Friday, October 03, 2014
The Green Room
Based on a trio of short stories by Henry James in The Altar of the Dead, The Beast in the Jungle, and The Way It Came, La chambre verte (The Green Room) is the story of a man’s obsession with the dead as he strives to build a memorial for them. Directed and starring Francois Truffaut and screenplay by Truffaut and Jean Grualt, the film is an exploration into the world of death as it is set a decade after the first World War. Also starring Nathalie Baye, Jean Daste, and Patrick Maleon. La chambre verte is a mesmerizing film from Francois Truffaut.
The film is a simple story of a journalist whose obsession with death has him wanting to pay tribute to the friends including his old flame he had lost over the years as he gets the help from an auction house secretary. It’s a film where Julien Davenne (Francois Truffaut) tries to deal with the people he had lost as he was a World War I veteran as he also hold a torch for his wife Julie in a room where he places her belongings and such. Upon meeting Cecilia (Nathalie Baye) at an auction house where he bought a ring for his late wife, he would ask her to aid him in watching over a chapel that he would restore as he would make it a memorial for his old friends and his flame. The film’s screenplay takes the work of Henry James into something where a man is often around death from an opening scene at a funeral to the life that Julien lives in as it’s very quiet. Some of the film’s dialogue plays into the idea of death and Julien’s obsession with it where Cecilia is also dealing with loss as she would help him.
Truffaut’s direction also has an air of simplicity in his direction as it opens with this very rich montage of images of World War I with Julien looking on in a dissolve. Much of it is presented has Truffaut going for something intimate where there’s very little wide shots so that he can express Julien’s own determination to honor the dead. Much of it involve Truffaut going for simple camera movements and some compositions where it plays into the growing relationship between Julien and Cecilia where they unknowingly both visit the same cemetery where the latter has been going there because of someone she knew had just passed. While the film has a third act where it does play into a bit of convention, it does play into something that explores the idea of death as well as Julien’s obsession as he loses his own grip on life itself. Overall, Truffaut creates a very engaging and compelling film about a man’s obsession with death.
Cinematographer Nestor Almendros does excellent work with the film‘s low yet colorful cinematography from the naturalistic approach to the exterior scenes to some of the gorgeous images in the candlelight chapel scenes and inside the green room. Editor Martine Barreque-Currie does nice work with the editing as it‘s pretty straightforward with the exception of some stylish dissolve montage scenes that play into Julien‘s own obsession with death. Production designer Jean-Pierre Kohut-Svelko does brilliant work with the set design from the renovation of the chapel as well as the look of the cemetery including a tomb for an old friend of Julien.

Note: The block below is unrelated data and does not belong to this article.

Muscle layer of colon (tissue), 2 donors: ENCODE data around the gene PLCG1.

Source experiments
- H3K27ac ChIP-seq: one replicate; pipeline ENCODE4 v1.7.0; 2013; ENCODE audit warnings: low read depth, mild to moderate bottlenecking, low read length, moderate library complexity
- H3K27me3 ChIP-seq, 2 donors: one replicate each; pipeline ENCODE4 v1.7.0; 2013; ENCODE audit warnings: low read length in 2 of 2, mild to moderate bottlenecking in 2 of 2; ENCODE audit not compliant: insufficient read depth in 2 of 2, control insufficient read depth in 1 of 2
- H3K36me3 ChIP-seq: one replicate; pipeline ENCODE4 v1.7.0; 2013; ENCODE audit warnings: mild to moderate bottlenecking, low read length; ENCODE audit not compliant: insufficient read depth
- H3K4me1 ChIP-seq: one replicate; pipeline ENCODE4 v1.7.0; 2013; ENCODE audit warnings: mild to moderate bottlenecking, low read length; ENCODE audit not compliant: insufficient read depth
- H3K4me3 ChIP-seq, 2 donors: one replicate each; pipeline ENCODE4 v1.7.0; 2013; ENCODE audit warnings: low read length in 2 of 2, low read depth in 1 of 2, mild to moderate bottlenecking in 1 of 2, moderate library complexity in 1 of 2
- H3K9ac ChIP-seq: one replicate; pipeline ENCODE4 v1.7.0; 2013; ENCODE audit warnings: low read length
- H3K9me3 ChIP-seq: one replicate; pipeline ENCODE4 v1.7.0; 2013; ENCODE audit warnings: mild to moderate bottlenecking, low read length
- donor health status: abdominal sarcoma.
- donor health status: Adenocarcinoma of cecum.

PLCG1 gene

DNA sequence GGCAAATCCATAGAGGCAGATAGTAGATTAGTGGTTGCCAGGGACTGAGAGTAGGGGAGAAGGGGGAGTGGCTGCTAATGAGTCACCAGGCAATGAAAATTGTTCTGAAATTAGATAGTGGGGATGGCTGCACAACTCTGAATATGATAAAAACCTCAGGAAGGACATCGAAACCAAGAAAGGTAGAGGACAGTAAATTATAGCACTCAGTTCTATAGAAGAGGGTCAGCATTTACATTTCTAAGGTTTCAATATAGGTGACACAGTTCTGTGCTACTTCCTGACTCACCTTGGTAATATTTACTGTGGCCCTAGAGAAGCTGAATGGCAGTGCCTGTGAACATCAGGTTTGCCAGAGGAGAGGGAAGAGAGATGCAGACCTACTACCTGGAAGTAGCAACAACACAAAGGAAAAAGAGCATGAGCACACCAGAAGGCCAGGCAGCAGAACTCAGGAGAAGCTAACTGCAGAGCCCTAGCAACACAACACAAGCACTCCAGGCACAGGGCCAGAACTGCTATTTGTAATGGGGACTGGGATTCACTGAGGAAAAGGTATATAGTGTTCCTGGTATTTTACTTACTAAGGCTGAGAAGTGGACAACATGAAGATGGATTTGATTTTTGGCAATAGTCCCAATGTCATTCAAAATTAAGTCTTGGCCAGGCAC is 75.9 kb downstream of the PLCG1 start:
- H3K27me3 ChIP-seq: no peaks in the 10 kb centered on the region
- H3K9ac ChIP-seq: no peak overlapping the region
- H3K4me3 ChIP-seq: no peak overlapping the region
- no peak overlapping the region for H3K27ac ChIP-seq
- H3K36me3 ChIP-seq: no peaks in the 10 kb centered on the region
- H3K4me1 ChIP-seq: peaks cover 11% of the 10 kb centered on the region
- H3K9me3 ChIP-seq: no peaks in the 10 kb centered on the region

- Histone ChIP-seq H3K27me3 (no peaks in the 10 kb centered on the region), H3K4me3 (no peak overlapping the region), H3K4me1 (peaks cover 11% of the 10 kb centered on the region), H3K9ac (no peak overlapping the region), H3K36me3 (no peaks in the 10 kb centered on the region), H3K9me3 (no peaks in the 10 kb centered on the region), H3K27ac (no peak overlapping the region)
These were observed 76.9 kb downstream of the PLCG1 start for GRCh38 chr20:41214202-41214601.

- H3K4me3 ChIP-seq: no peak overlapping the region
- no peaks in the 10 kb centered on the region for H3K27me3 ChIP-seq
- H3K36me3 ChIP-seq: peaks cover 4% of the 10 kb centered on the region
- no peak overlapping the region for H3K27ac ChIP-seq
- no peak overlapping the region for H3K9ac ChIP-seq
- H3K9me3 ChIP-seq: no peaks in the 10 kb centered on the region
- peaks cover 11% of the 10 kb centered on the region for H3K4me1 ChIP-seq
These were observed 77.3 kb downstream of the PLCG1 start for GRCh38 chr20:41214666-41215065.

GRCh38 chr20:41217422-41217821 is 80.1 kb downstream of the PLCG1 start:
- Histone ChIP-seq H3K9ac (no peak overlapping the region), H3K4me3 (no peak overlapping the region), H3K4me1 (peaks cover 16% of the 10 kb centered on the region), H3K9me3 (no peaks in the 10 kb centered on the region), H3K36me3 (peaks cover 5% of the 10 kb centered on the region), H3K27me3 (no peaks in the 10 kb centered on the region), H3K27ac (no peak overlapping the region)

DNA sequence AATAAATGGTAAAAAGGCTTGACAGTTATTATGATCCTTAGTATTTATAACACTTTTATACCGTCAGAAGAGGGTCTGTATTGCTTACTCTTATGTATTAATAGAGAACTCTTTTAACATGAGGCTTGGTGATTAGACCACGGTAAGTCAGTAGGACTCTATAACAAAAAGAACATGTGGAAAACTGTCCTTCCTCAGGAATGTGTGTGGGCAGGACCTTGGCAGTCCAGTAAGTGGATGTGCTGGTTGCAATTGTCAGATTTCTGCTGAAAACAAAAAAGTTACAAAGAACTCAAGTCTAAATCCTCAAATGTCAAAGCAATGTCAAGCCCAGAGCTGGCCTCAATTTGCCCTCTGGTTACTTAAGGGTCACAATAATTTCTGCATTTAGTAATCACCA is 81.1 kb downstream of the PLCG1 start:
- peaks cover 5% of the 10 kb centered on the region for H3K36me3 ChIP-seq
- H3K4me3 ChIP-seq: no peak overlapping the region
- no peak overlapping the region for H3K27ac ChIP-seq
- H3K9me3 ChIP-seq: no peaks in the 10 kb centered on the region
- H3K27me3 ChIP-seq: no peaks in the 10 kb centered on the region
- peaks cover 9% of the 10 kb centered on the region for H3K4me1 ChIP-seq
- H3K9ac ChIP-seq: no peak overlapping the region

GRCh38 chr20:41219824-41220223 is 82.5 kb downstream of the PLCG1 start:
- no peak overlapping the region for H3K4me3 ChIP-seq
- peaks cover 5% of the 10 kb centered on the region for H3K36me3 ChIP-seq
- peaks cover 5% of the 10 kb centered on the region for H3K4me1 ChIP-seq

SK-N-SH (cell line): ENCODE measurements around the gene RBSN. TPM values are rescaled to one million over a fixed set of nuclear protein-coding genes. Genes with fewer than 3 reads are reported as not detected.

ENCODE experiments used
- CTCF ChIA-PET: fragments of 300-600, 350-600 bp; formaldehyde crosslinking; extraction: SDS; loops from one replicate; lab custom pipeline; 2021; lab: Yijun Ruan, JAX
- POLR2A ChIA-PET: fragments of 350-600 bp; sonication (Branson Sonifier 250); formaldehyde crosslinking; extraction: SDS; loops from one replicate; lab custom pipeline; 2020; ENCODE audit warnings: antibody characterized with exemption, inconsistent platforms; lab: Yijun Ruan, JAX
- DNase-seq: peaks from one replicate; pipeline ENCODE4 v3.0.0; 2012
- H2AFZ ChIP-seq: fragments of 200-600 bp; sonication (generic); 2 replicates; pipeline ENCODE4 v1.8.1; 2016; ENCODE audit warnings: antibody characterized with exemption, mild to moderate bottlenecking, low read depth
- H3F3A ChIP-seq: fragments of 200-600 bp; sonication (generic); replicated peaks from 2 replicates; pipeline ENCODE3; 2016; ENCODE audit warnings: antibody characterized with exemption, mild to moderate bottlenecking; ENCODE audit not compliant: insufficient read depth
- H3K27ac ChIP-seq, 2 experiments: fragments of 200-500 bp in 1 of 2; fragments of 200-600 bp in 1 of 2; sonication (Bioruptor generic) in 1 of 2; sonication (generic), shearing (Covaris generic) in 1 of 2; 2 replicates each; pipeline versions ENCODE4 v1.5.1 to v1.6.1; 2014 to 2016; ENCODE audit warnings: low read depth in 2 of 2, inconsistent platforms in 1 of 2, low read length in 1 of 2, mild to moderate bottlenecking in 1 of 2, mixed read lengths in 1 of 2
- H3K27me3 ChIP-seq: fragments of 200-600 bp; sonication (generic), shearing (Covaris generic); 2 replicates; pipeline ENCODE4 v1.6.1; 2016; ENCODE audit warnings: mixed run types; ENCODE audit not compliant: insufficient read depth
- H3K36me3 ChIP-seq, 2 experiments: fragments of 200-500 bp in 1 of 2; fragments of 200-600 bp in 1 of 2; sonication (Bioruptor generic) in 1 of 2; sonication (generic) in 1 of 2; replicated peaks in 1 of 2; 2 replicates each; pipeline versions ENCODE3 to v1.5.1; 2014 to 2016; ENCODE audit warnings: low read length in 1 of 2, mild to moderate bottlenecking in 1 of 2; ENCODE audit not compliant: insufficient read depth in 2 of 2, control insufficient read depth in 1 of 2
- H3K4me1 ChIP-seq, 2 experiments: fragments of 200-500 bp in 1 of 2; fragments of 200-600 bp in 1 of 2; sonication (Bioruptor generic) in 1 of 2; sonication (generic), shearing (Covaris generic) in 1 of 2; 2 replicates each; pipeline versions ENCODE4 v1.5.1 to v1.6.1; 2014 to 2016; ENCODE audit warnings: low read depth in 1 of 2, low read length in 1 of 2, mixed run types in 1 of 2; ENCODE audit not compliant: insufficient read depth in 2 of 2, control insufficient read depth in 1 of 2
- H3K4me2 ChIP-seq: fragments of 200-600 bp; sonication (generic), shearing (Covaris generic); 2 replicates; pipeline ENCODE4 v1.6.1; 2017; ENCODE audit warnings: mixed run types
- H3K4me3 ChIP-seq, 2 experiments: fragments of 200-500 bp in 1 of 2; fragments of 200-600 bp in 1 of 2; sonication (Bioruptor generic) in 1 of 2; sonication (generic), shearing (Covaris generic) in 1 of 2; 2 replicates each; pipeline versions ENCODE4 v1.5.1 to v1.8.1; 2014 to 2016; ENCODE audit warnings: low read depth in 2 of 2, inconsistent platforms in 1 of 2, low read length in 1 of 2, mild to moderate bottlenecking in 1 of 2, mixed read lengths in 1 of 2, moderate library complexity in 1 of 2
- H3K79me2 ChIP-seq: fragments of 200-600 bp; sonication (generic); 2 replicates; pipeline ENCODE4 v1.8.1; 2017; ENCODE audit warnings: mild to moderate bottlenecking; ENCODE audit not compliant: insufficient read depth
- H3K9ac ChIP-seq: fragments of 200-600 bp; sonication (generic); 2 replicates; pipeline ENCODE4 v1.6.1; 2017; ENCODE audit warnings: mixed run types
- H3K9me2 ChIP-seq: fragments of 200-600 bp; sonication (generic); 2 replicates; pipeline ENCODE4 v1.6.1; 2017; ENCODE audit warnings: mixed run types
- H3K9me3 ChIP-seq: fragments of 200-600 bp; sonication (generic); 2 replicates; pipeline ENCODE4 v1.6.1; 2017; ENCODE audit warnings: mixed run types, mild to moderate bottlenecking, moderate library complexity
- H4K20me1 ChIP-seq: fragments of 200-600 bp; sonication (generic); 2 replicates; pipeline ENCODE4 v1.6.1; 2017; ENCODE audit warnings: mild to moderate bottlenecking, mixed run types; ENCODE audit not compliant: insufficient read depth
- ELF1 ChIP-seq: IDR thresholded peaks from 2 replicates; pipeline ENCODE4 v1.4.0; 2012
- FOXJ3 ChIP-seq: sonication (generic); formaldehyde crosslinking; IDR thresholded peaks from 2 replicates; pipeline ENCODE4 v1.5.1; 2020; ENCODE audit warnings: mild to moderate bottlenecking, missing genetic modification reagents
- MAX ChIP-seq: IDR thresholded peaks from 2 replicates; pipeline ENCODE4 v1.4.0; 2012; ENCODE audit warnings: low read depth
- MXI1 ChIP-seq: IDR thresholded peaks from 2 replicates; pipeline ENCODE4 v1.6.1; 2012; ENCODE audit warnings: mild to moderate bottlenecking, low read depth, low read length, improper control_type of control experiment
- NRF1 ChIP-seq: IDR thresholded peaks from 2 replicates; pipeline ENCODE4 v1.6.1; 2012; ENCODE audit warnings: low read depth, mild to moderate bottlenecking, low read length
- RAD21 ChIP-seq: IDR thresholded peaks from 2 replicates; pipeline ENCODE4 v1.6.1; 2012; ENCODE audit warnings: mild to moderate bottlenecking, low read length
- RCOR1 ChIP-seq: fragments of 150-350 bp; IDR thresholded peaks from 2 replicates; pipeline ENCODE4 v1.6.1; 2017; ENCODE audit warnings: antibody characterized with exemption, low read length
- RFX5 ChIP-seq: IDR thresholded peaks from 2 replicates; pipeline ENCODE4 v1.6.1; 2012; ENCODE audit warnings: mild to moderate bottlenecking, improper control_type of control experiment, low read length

Costume designers Monique Dury and Christian Gasc do terrific work with the costumes from the clothes that Julien wears where he often wears black while the clothes that Cecilia wear are grey. The sound work of Michel Laurent and Jean-Louis Ughetto is superb for some of the sound effects such as the storm and some of the more low-key moments in the film. The film’s music by Maurice Jaubert is amazing for its enchanting score that plays into the drama with its lush string arrangements and somber pieces for the heavier moments.
The film’s fantastic cast includes notable small roles from Jean Daste as Julien’s boss, Patrick Maleon as the deaf-mute boy Georges who lives with Julien, Jeanne Lorbe as Georges’ caretaker, Monique Dury as the secretary at the newspaper where Julien works at, Jean-Pierre Moulin as the widower whom Julien tries to comfort early in the film, and Laurence Ragon as the picture of Julien’s late wife Julie. Nathalie Baye is incredible as Cecilia as a very kind and charming woman who sort of knows Julien as she helps him with restoring a chapel as she also has some feelings for the dead. Finally, there’s Francois Truffaut in an excellent performance as Julien as this man who is haunted by loss as he wants to pay tribute to his late love as he realizes what he needs to do while losing sight of the world around him.
La chambre verte is a superb film from Francois Truffaut that features an amazing performance from Nathalie Baye. While it is an interesting film in its exploration of death, it is also a film that plays into obsession and how a man starts to lose sight into a world that is already filled with life. In the end, La chambre verte is a rich and glorious film from Francois Truffaut.
Francois Truffaut Films: The 400 Blows - Shoot the Piano Player - Jules & Jim - Antoine & Colette - The Soft Skin - Fahrenheit 451 - The Bride Wore Black - Stolen Kisses - Mississippi Mermaid - The Wild Child - Bed and Board - Two English Girls - Such a Gorgeous Kid Like Me - Day for Night - The Story of Adele H. - Small Change - The Man Who Loved Women - Love on the Run - The Last Metro - The Woman Next Door - Confidentially Yours
The Auteur #40: Francois Truffaut (Pt. 1) - (Pt. 2)
© thevoid99 2014
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This sounds lovely! I'd love to see more Henry James films, and also catch up w/ Truffaut's work.
I have 2 more films of his to do plus two shorts as I'm almost done with his filmography.
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